BOULDER, Colo. – Ancient ceremonial objects, masterfully carved and painted mythical figures, and other fascinating cultural artworks will take center stage on May 24 at Artemis Gallery’s Northwest Pacific Coast, Tribal and Pre-Columbian Art auction. The fully curated offering of 341 lots features prized holdings that were privately amassed over many years by respected collector and dealer Joseph Alphabet. Start time is 10 a.m. Eastern, with Internet live bidding available through LiveAuctioneers.
The stunning beauty of pieces created by Native-American peoples of the Pacific Northwest sets the tone for this sale of colorful, extremely high-quality art. Among the most visually appealing entries is an early 20th-century Haida painted, carved-wood helmet. It is topped by a three-dimensional stylized wolf with a collar of silvery fur and bares a tooth-filled mouth. Most recently part of a Newport Beach, California, private collection, it is estimated at $1,850-$2,750.
A fabulous figural pairing (shown at top), either Tlingit or Haida in origin, consists of a three-dimensional Potlach Ceremony frog-form hat and matching Janus-form rattler. “The Tlingit have great respect for frogs and believe they bring good luck and fortune,” explained Teresa Dodge, managing director of Artemis Galleries. This particular duo, painted in a gorgeous peacock-blue color with red, yellow and black accents, was exhibited at the 1910 Vancouver (Canada) World’s Fair. Estimate: $3,250-$5,000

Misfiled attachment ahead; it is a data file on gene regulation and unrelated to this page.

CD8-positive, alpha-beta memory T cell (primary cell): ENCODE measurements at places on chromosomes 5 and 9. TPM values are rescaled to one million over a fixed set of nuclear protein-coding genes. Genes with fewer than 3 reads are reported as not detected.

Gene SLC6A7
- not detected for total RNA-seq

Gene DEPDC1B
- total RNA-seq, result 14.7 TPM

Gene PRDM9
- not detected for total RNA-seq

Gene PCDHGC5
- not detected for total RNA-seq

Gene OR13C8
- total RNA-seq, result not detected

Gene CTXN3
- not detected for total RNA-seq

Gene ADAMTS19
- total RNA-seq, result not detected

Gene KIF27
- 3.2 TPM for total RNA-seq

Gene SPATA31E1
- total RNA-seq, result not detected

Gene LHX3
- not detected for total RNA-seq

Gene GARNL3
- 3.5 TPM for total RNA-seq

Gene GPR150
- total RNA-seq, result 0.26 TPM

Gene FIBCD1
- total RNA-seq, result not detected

Several totem poles are offered from the featured collection, including a huge (27.5in high by 24in wide) example from the Namgis subgroup of the Kwakwaka’wakw or Nimpkish, peoples of Yalis (Alert Bay), British Columbia. This majestic 20th-century artwork displays an eagle with wings spread atop a grizzly bear that holds a rival chief in his paws. Its auction estimate is $3,000-$5,000.
A collecting category of greatly increasing interest is the art and relics of Oceania, including Papua New Guinea, New Zealand, Tahiti, Hawaii and other Pacific islands. The exceptional array of handcrafted pieces in the May 24 sale includes ancient Hawaiian basalt adzes (circa 1400) used for cutting, smoothing and carving wood; as well as many later objects of the 18th and 19th century.
An especially important Oceanic artwork is an ornately carved 20th-century Maori oyster-shell pectoral that was presented to the legendary Hawaiian swimmer and five-time Olympic medalist Duke Kahanamoku (1890-1968) during a visit to New Zealand. Kahanamoku, who is forever known as “The Big Kahuna,” is credited with having popularized the sport of surfing. Presented on a custom stand, the pectoral is expected to make $2,500-$4,000.
Poi is a staple of the South Pacific island diet, and the implement used to point taro root to prepare poi was a revered implement to Tahitians of the 17th to 19th centuries CE. A rare and outstanding example of a poi pounder, Lot 28A, is made of volcanic stone and has a beautiful, smooth surface from centuries of use. It is estimated at $3,600-$5,000.
A fine selection of African carved figures, masks, vessels and beads is highlighted by a Mbulenga female figure from the Democratic Republic of the Congo, Lulua peoples. Carved from single piece of hardwood and standing 10.25 inches high, it dates to around the late-19th or early 20th century CE. The pre-sale estimate is $4,500-$6,000.